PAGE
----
Wednesday, November 21, 2007

Montreal accommodates panel's road show

Picketed outside by activists demanding jobs for immigrants, the Bouchard-Taylor commission on reasonable accommodation chose a highly symbolic site to hold its first Montreal open-mike night Tuesday.

The place was a new multi-ethnic library in Côte des Neiges/Notre Dame de Grace, a borough where almost half its residents are foreign-born.

But the subject on the lips of many of the 200 participants at the raucous two-hour meeting wasn't reasonable accommodations of religions. It was the bread-and-butter issue of language and employment.

"You f--ked me up here, and you f--ked up my country, too, and all the Middle East - you didn't give me a chance," complained Iranian immigrant Reza Koochekian Jaboor, 61, who said he hasn't found decent work in 22 years here because he doesn't speak French.

"Tu t'es trompw de province!" (You chose the wrong province!), a man heckled from behind him.

The evening at the Intercultural Library on Cote des Neiges Rd. was also disrupted briefly about half an hour in, as demonstrators picketing at the entrance started pounding on the window, whose blinds were drawn.

(As the meeting wound up, the 20 young activists also came in and unfurled a banner at the front of the room, chanting: "Immigrants in, racists out!")

The window-rattling briefly muffled a short speech by Amir Khadir, an Iranian-born doctor and co-spokesperson for the Quebec Solidaire political party, who said the province's economic development should not be done "on the backs of immigrants" who are jobless.

Quebec Immigration Minister Yolande James also attended the meeting but shied away from reporters, chatting instead with commissioners Gerard Bouchard and Charles Taylor before the meeting began.

For many in the crowd, the barrier of language - the French and English that immigrants have to know to work in the metropolis - was a constant theme. A French-Canadian man said he's disturbed that so many immigrants he sees on the bus speak English.

A Belgian immigrant said the contrary: He did a rough count at Cote Vertu métro station and saw "seven out of 10 commuters" reading Métro, the free French-language daily newspaper.

When it comes to equal-opportunity hiring, Tunisian immigrant Karim Rahmouni said, "Quebec shouldn't treat immigrants as handicapped" just because their French isn't up to snuff.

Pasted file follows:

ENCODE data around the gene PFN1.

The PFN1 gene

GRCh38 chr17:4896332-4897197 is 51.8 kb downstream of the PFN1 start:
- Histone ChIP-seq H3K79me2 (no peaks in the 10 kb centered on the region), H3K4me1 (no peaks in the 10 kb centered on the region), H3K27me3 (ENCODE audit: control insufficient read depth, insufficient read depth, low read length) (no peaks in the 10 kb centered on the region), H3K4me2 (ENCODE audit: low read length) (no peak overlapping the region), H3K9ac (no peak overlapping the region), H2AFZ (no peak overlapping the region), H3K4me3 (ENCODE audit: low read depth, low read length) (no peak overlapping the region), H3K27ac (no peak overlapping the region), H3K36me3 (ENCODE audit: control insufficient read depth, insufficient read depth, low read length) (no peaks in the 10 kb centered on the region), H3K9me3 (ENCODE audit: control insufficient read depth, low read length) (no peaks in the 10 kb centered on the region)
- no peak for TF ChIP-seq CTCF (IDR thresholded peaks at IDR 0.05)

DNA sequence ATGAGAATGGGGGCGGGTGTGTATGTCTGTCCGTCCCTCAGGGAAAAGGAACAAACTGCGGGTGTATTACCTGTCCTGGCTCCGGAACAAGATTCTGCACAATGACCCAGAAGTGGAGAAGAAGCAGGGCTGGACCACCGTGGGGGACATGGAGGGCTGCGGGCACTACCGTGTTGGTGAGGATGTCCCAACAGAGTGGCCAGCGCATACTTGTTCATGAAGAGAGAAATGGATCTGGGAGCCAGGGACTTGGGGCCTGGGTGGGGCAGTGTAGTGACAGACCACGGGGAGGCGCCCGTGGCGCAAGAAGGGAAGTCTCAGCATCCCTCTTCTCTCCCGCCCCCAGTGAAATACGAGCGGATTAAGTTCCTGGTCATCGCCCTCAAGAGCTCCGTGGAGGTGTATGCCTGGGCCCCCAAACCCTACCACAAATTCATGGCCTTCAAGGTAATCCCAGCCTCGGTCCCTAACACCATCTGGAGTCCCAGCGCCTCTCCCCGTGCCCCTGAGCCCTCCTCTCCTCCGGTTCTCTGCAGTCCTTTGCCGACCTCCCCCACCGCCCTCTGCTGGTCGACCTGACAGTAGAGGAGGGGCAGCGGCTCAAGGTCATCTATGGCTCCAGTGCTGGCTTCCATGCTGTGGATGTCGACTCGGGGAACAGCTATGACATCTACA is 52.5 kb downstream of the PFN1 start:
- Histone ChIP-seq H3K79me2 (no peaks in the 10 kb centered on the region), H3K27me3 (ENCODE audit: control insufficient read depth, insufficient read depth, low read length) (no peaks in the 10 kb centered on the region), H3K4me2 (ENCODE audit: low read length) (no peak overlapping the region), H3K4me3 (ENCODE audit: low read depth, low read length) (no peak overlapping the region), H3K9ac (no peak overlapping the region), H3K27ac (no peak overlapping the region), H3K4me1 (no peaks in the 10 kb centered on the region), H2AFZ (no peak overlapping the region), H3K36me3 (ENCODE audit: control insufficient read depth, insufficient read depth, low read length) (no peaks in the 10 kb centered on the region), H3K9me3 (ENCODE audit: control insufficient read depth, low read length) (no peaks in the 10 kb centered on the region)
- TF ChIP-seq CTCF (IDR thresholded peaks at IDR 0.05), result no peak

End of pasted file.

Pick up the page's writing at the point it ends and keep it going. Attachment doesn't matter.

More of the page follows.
"I invite all immigrants to learn French," Pakistani immigrant Abdul Talib advised, saying that knowing the language of the majority is the best way to "integrate into the mosaic" that is Quebec and Canada generally.

Sibel Ataogul, a lawyer who immigrated here from Turkey when she was 9 years old, was applauded heartily after she proclaimed, "I learned French in eight months" and said immigrants adapt best to Quebec not by being coerced but by working hard.

Somalian refugee Farah Kulmijeh Abdil said learning French isn't an issue for him. "I'll never be Quebecois, because I'm black," he complained. "I'll always be asked, 'Where are you from?' "

Claude Dumont said he has asked Chinese immigrants in the neighbourhood why they speak English, not French. "They tell me there's not enough language training in French here," he said.

Mario Beaulieu, president of Mouvement Montreal francais, said English is the problem.

"If there's high unemployment (among immigrants), it's because they have to learn two languages, in addition to their own," he said.

In Montreal, "they can't get work if they don't understand English." And that, he said, is unacceptable.

Cote des Neiges and its sister community, Notre Dame de Grace, comprise one of Montreal's most heavily ethnic boroughs. Of a population of 172,000, more than 72,000 are immigrants; of those, 30,000 aren't Canadian citizens. The largest groups are Filipinos, Moroccans, Haitians and Chinese.

More than 40 per cent of residents speak English as their first language at home, compared with 30 per cent who speak only French and 25 per cent who speak another language.

Wednesday night, the Bouchard-Taylor commission moves to Sherbrooke for three sessions, returning to Montreal on Monday for a full week of hearings at the Palais des congres.